We reported on a proposed class action lawsuit filed in 2018 against Rachel Ray’s Nutrish dog food brand, alleging that “natural” claims were false and misleading under state consumer protection laws, based on testing that found residues of the herbicide, glyphosate. The New York District Judge in the Nutrish case dismissed the claims in April of last year for failure to indicate the level of glyphosate detected and to say whether it was harmful.
An amended complaint provided analytical results but did not address harm, continuing to argue instead that any amount of glyphosate in the pet food renders the “natural” claim false and misleading. The judge dismissed the complaint a second time upon finding the total glyphosate alleged to be present in the Nutrish samples is between 0.005% to 0.01% of the Food and Drug Administration’s (FDA) allowed tolerance, and ruled that labeling such pet food as “natural” is not materially misleading to a reasonable consumer.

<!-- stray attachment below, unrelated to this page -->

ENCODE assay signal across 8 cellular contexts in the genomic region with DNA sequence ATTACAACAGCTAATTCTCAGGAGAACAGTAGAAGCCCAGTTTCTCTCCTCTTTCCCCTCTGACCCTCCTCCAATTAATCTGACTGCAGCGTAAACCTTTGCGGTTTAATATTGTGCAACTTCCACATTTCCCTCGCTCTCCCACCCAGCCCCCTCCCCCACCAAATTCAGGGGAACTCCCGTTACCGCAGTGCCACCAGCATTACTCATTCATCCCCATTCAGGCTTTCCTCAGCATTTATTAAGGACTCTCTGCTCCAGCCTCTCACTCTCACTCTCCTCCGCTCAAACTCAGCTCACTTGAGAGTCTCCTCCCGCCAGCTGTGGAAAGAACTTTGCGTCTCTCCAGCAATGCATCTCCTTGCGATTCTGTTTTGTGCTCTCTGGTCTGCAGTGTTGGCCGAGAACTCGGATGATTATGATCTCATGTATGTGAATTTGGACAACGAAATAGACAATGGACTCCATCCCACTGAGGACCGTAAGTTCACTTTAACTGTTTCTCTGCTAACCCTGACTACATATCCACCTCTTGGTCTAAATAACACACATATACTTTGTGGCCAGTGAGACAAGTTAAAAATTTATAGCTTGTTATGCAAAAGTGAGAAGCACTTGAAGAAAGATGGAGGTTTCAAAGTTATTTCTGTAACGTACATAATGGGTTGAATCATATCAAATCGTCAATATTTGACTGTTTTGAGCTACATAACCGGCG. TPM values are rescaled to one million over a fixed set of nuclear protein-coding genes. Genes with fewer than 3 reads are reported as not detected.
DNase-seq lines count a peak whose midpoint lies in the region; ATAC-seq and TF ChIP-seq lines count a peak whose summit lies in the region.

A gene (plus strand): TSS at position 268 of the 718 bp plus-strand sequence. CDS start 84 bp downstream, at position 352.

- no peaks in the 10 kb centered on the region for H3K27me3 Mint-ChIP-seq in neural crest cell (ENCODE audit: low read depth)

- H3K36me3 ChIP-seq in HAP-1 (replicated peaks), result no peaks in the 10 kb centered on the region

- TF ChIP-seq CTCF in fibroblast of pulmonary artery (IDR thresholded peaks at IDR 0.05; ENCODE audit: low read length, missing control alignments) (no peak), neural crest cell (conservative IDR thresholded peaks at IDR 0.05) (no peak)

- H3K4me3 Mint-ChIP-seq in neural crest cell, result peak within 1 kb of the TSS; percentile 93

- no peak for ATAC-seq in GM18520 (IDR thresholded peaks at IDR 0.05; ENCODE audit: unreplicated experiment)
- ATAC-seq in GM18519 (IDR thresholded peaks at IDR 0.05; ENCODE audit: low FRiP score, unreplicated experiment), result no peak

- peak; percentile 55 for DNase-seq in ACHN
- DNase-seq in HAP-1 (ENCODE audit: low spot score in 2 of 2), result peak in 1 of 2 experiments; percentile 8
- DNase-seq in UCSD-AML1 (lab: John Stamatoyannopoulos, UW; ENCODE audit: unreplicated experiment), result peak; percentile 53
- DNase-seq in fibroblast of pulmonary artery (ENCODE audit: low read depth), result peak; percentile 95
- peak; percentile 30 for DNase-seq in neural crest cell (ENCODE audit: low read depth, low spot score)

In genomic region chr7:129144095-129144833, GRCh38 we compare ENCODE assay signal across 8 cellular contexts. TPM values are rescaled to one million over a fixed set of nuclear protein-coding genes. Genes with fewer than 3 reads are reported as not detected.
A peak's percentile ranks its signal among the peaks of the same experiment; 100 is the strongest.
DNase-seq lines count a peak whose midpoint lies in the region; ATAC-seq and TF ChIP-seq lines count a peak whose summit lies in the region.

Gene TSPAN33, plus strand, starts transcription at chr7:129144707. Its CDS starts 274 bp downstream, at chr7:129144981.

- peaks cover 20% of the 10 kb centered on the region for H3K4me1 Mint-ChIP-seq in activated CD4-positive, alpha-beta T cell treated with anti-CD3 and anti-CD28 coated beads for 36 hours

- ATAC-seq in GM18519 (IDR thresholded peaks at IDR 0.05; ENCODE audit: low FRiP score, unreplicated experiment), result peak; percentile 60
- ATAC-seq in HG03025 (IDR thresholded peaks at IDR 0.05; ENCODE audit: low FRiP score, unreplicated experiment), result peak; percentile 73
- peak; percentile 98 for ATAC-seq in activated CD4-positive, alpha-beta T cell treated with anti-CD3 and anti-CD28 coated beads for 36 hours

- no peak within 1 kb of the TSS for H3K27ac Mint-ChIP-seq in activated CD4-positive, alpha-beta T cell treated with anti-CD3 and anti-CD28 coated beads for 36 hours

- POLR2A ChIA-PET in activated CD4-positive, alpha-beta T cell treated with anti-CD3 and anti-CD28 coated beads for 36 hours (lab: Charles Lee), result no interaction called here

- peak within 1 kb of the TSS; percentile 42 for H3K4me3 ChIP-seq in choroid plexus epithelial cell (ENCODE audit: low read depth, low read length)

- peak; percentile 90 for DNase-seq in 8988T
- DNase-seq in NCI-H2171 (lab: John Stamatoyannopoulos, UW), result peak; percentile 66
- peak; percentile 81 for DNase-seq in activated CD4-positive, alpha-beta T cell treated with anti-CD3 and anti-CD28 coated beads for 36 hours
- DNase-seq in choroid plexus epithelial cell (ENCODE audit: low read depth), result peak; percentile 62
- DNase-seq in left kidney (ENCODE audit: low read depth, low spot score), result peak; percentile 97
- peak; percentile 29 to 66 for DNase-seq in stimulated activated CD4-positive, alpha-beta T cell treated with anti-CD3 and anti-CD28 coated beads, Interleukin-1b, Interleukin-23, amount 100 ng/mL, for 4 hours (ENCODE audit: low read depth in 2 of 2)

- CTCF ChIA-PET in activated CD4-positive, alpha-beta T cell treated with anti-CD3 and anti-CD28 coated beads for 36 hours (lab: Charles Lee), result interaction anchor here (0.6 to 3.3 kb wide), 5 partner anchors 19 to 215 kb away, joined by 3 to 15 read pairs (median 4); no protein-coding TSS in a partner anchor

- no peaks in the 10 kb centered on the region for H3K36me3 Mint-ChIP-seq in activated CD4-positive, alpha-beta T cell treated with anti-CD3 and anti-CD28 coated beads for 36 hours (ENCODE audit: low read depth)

There may be less potential for consumer confusion for pet food, as compared to human food, because the pet food term “natural” has an official definition through the Association of American Feed Control Officials (AAFCO). The lawsuit against Nutrish, however, while unsuccessful, pending any possible appeal, shows that natural claims on pet food could nevertheless be a target for litigation.